At DuraBrake, we constantly try to get a pulse of the North American wheel-end market, and it’s currently difficult to understand what is happening. While it is still difficult for many WD’s or dealers to get drums, it appears to be a moving target. Many WD’s and dealers currently have adequate inventory, have planned ahead, or haven’t hit caps from their suppliers, but many aren’t in that situation and are still scrambling to get more drums. Every week, it appears that different groups (buying groups, truck, and trailer dealer groups, etc.) are affected and become desperate to buy drums. Then the shortage resolves shortly afterward until the next panic pops up.
Webb still appears to have lead times around five months, but it seems a bit softer than a few months ago. It also appears that Meritor still doesn’t have an offering for their aftermarket high-volume drum program. From what we can tell, the US foundry that supplies them both is probably at capacity, and there is no additional capacity for US-made drums. That means that drums from overseas will have to pick up the slack. Drums from overseas appear to be expanding in market share, but they are susceptible to variables and costs that don’t affect US manufacturers (such as overseas freight and possibly tariffs).
Ocean freight to the US for shipping containers has reduced and might continue to drop. The overall volume of containers has not reduced significantly, but many expect the volume of containers to continue to decrease as the reported inventories increase in the US. In addition, as you would expect, new shipping lines have been offering increased competition, also bringing down rates. There are still a few unknown variables, such as pending port strikes on the West Coast and continued port delays that could derail these freight reductions. However, barring any worsening of those two, we believe rates will continue to decrease.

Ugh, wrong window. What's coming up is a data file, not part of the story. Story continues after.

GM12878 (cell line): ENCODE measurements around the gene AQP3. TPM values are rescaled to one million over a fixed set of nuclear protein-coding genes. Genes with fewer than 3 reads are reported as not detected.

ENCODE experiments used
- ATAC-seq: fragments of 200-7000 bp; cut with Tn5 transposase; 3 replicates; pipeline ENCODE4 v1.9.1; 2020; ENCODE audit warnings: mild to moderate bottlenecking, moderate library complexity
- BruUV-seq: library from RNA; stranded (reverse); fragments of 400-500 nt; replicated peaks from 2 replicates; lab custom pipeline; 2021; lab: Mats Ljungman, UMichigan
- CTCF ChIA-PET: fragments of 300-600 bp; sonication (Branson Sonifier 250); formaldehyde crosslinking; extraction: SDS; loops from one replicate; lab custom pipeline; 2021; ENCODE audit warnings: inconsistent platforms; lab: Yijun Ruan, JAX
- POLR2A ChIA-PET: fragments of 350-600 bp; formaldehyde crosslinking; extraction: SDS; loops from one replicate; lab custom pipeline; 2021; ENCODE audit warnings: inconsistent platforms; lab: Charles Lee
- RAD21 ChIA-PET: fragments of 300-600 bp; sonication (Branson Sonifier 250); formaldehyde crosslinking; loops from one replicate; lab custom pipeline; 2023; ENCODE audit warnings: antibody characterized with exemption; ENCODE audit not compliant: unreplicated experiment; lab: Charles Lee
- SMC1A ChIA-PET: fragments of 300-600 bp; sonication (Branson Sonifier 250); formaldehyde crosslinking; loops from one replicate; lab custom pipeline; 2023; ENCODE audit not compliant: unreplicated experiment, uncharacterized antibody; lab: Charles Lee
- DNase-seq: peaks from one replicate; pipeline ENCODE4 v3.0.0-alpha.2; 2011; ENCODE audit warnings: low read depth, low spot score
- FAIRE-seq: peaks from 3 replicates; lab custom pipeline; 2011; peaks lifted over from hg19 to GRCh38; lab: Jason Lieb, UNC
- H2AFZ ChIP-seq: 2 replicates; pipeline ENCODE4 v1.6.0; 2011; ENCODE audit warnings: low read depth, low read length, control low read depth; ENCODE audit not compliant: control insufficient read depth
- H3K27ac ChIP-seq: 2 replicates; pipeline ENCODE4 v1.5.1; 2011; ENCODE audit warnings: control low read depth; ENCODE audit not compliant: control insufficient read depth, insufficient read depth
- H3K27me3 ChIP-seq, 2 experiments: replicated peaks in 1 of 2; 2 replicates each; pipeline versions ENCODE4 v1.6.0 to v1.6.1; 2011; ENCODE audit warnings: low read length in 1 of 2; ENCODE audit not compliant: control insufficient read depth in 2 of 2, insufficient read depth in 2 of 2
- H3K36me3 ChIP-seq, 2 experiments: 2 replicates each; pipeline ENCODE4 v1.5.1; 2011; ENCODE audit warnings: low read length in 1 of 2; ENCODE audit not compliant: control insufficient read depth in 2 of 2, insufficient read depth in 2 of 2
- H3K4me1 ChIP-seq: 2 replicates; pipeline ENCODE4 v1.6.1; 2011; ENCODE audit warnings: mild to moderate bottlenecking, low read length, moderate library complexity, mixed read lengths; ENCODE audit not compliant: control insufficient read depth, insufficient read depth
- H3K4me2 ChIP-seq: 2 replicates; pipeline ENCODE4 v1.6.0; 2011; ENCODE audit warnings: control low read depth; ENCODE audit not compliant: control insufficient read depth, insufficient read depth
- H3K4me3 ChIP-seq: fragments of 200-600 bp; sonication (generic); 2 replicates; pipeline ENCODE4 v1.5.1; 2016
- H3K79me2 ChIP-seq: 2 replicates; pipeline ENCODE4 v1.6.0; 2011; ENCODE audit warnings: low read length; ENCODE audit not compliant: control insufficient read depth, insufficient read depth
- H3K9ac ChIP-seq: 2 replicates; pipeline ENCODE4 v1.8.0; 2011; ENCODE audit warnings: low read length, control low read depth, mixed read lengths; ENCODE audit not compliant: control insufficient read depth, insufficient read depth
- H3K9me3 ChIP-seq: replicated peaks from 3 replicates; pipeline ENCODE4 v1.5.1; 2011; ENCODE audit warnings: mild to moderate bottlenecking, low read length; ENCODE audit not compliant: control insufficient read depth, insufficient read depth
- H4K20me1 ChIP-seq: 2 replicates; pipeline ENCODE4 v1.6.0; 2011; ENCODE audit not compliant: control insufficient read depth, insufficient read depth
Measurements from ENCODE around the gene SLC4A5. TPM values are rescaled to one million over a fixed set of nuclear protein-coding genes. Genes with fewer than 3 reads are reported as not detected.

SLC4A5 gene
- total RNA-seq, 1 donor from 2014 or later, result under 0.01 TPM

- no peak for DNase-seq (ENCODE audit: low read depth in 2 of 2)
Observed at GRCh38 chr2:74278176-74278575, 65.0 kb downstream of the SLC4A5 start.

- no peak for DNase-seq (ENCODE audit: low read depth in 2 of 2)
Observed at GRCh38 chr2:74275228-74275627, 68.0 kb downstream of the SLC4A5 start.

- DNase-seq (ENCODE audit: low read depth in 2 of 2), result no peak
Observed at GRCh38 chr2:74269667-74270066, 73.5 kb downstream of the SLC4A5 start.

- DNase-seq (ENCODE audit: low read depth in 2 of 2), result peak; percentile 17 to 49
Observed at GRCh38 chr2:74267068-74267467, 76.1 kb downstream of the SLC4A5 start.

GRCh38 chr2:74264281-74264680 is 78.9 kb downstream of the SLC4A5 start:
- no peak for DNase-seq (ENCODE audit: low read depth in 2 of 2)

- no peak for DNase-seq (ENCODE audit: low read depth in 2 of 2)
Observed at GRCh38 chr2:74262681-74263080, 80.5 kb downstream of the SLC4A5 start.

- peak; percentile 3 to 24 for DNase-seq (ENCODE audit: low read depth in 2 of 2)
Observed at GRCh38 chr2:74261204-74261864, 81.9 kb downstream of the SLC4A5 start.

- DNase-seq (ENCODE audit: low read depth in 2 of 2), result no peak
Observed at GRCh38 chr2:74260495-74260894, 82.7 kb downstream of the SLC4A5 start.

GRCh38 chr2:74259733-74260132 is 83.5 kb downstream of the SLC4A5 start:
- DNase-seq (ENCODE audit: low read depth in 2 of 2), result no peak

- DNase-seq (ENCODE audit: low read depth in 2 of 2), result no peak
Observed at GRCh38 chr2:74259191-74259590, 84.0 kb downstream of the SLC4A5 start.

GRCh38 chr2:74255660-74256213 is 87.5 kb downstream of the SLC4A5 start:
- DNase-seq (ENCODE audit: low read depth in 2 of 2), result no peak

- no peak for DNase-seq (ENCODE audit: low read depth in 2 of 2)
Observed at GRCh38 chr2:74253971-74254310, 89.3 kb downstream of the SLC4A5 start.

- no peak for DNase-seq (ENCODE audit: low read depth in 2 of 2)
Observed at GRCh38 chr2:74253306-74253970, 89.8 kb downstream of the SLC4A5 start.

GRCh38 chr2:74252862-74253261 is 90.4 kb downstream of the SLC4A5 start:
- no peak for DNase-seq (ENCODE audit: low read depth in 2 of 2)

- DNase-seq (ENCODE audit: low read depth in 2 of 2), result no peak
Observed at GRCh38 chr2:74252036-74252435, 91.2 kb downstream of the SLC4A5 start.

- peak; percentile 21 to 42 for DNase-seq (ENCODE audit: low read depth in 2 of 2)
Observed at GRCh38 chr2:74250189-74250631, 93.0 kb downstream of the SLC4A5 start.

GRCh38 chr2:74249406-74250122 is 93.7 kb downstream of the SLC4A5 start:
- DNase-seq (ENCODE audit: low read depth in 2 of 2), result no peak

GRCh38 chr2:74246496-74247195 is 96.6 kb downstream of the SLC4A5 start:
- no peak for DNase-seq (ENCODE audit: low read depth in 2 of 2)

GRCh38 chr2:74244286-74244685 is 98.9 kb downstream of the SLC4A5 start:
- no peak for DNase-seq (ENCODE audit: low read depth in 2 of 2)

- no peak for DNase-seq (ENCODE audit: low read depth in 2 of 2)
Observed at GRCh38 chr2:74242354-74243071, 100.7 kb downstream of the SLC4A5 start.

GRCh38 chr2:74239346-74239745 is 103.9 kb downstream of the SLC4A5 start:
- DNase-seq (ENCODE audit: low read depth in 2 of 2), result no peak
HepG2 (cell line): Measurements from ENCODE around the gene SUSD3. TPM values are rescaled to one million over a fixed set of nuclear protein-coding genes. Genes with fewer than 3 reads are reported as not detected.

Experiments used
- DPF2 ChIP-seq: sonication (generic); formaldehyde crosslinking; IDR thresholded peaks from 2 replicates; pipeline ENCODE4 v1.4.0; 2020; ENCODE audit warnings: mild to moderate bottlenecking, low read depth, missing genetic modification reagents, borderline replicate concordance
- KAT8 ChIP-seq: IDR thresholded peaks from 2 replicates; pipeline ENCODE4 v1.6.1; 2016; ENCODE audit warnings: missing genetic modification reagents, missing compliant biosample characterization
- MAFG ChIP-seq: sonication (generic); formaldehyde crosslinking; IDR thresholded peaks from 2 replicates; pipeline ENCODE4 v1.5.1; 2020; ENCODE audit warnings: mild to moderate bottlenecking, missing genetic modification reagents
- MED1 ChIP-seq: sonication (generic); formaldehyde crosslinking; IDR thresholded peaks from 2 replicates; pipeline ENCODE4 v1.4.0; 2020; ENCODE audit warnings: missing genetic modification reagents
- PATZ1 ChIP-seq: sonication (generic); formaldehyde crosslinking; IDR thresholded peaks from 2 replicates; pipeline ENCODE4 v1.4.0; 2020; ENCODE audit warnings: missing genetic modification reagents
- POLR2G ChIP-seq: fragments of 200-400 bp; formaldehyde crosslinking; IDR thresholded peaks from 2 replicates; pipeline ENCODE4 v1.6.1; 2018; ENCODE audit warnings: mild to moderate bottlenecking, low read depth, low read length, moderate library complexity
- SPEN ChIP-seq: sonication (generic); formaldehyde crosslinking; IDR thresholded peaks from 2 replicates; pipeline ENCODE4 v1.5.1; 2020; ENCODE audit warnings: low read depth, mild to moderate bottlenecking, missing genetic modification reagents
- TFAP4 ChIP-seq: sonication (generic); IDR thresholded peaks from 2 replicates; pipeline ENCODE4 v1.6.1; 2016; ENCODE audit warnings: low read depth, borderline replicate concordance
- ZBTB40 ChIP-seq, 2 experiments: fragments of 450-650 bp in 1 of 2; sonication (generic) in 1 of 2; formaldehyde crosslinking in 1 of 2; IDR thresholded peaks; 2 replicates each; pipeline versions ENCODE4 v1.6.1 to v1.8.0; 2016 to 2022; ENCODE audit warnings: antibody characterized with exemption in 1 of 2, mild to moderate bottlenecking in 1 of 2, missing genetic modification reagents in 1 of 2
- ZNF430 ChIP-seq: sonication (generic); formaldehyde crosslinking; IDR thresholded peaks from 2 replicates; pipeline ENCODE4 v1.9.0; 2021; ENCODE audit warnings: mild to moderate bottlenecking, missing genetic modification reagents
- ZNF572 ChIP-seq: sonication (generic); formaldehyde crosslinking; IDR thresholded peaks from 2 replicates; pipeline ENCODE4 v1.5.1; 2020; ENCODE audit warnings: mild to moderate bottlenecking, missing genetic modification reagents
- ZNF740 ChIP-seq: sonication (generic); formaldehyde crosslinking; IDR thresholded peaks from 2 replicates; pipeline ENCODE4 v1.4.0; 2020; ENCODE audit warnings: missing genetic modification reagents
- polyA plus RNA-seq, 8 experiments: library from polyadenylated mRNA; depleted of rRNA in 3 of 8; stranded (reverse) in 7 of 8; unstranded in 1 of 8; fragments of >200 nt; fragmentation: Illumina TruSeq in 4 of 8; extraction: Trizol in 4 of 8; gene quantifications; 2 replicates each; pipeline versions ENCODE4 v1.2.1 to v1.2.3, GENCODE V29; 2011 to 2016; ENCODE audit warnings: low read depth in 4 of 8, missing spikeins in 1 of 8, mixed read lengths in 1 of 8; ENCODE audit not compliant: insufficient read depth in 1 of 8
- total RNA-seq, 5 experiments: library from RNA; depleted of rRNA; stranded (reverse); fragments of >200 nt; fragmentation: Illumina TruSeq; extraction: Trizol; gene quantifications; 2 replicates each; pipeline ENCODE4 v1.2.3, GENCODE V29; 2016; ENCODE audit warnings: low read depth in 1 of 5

Domestic freight trends show that load-to-truck ratios have dropped significantly (approximately 30-40%) from a year ago. However, domestic freight rates have held relatively steady, most likely due to fuel costs and resistance to lowering prices.
After significant steel and iron scrap price increases in the last six months due to the Ukraine-Russia conflict, reduced demand seems to have lowered scrap prices over the previous month. Hopefully, material prices have peaked and will continue to drop.
In May 2022, US inventories were up 16.6% YoY, and many retailers claim they have high inventories. We also know that inflation over the last year has been rampant and could be causing such an increase in US retail inventories. While the US has published an inflation rate of just over 8%, in the heavy-duty industry, the prices of many products increased by 20-100%.
While we haven’t seen any price drops in brake drums and rotors yet, some may be on the horizon. Given that there will be high-price inventory around, and many companies do have adequate inventory, it will be a while for prices to go down as existing inventory circulates through the system. Our sales continue to grow each month, but we also find that more and more customers have adequate inventory.